Changes in state and federal law could force San Diego County child-welfare officials to close San Pasqual Academy, the first-in-the-nation residential home for dependents of the Juvenile Court. The move to close the academy in the middle of a global pandemic is shortsighted and harmful.
Now is not the time to experiment with our most vulnerable students to determine if they will thrive in a different living and learning environment. The academy needs to be granted an extension at least until we are out of the COVID-19 pandemic — our foster children deserve at least that.
School closures were intended to keep students safe during the pandemic, but for many students this has ushered in a different set of dangers: anxiety, depression and other serious mental health conditions. Make no mistake about it, closing the academy and forcing students into a different learning and living situation is going to harm them greatly and will exacerbate some of the same conditions many of the students already suffer from.
Many have identified the San Pasqual Academy as merely a boarding school for foster children, but it is much more than that. It is a family, and just like any other family the students love, support and care for each other.
Education of the students is under the authority of the San Diego County Office of Education, which serves our county’s most vulnerable students. It is imperative that county office work with all stakeholders to determine how to postpone the projected closing so students aren’t placed back into foster care.
A child entering foster care will likely live in more than four homes during the first year of care. It is common for children who grow up in foster care to move more than 15 times. Each move can mean falling further behind in school and having to make new friends.
Among those in greatest risk for becoming homeless are youths who age out of foster care. They experience high rates of mental health disorders, a high risk of physical or sexual victimization, and a lack of access to health care services. The San Pasqual Academy has been designed to address these issues and has implemented safeguards for the students so they always have a place to return to even after they graduate.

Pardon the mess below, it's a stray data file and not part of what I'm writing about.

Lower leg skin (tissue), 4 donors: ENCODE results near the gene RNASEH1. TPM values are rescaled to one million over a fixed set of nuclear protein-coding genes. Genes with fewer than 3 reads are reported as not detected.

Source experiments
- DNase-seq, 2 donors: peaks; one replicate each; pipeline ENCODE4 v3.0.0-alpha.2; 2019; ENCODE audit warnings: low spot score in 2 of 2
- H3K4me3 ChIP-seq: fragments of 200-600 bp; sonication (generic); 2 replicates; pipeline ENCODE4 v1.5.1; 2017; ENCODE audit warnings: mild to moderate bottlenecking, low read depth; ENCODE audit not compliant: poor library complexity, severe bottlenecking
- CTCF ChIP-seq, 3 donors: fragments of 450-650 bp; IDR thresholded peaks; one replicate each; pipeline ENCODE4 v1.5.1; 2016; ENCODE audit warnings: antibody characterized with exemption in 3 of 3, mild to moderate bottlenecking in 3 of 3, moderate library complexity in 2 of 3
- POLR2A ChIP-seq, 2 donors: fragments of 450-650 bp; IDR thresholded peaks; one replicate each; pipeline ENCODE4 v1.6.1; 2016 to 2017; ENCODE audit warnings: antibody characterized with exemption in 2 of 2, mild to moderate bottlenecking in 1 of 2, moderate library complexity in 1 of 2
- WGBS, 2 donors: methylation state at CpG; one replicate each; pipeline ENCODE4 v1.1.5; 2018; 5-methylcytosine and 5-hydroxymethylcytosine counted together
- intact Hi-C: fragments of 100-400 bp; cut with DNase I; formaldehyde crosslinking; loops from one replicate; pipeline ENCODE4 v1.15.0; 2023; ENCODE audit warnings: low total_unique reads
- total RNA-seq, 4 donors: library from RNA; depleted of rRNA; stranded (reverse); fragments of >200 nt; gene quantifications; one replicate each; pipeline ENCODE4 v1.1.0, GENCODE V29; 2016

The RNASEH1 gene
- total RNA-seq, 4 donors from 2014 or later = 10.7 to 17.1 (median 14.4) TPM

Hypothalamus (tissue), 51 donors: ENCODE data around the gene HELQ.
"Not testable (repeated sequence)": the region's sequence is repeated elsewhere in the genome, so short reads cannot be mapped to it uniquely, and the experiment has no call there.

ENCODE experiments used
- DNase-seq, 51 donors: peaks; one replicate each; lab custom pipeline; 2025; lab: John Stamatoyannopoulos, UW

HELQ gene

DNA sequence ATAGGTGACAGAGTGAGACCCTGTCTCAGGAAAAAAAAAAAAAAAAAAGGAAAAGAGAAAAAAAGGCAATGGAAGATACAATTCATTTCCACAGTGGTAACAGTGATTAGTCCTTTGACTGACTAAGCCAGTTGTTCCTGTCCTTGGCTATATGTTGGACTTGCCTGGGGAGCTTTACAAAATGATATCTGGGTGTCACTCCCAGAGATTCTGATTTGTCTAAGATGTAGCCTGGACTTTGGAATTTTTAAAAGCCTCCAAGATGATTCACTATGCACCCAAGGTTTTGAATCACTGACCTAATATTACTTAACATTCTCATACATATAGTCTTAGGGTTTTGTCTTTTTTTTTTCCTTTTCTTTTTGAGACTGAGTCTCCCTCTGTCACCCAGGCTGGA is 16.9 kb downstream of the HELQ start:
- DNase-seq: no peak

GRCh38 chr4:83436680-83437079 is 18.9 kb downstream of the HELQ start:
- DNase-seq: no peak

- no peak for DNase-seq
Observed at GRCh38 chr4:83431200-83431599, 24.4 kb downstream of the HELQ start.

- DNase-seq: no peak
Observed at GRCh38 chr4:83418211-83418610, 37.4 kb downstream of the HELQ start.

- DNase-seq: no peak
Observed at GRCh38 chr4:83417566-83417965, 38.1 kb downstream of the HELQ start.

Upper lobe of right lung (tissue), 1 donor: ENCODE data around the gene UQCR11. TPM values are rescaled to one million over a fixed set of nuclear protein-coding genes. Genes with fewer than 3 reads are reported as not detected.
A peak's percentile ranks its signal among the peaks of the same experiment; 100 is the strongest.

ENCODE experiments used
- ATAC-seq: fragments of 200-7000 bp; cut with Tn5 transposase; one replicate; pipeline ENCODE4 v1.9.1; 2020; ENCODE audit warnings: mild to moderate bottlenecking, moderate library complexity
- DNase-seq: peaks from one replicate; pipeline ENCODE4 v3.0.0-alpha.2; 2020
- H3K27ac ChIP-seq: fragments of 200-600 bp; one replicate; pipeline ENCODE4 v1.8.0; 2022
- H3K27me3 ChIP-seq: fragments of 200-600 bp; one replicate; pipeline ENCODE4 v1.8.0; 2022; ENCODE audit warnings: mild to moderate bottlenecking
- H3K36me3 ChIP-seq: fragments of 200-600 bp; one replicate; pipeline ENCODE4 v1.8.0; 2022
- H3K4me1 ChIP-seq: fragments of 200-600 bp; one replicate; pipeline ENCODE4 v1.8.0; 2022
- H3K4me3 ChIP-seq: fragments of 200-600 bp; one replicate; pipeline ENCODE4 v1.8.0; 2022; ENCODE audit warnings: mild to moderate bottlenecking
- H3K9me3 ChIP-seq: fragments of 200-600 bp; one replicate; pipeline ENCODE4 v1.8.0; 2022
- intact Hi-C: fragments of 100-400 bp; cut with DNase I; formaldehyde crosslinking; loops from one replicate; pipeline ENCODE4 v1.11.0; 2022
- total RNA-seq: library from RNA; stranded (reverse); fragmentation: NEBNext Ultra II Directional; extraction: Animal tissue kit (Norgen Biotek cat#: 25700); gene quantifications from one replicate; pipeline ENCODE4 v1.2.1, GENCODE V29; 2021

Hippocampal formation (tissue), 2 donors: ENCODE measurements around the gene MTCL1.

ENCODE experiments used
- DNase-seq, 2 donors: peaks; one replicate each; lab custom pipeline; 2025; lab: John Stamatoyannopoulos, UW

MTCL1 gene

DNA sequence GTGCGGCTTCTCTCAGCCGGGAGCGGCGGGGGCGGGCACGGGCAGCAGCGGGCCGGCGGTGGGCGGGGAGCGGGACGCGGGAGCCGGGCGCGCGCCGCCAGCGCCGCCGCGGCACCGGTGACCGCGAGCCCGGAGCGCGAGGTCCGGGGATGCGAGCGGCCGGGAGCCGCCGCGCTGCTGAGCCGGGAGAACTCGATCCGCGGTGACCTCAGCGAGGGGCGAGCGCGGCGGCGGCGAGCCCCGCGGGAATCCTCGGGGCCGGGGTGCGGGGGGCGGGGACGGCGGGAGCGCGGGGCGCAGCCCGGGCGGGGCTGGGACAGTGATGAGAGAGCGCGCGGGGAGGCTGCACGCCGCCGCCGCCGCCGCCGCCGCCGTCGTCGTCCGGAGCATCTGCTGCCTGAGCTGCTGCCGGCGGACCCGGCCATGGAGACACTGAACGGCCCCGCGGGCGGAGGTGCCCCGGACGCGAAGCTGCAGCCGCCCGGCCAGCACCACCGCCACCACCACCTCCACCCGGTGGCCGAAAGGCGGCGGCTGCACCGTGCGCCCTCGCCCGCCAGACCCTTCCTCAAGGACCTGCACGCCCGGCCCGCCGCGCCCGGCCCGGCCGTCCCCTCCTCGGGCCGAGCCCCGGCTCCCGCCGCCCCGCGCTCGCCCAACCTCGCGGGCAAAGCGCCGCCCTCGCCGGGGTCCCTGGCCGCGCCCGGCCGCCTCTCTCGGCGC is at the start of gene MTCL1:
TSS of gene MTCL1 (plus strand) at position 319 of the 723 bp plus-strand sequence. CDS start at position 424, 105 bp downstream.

The academy is the student’s home and they cannot go back to the dysfunctional environments they were removed from. Maybe the decision makers overlooked the obvious, which is that the academy is not just a foster home. It happens to be designed and tailored specifically for foster children, so it has many of the state requirements that protect them, but these requirements are overlaid on the basic structure of a full-time academic high school.
In addition, over 20 years of continual improvement and a laser focus on the development of high-risk foster children, the academy has developed and refined a culture of life skills programs, mentorship and social interaction that is focused on the special needs of foster children. The academy literally “changes the trajectory” of these high-risk students’ lives.
As reported in 2020 by UC Davis, San Pasqual Academy has a stellar 97% high-school graduation rate. In addition, as is the case with many full-time academic institutions, the academy produces outstanding citizens with bright futures and a focus on future growth and contributions to America. This amazing transformation is most evident at the annual graduation ceremony as each student talks about their experience at the academy and its impact on their lives.
The San Diego County Board of Supervisors and the San Diego County Office of Education need to work with our state legislators to reprogram resources to replace the academy’s much needed federal funding.
San Pasqual Academy is a shining example of what San Diego County can contribute. We cannot lose this invaluable county resource because of loss of federal funding or due to inaccurately characterizing this unique academy as a foster home.
Mark Powell is former vice president of the San Diego County Board of Education. He has been a teacher, vice principal and dean of students in the San Diego Unified District and is currently an adjunct professor at National University’s Sanford College.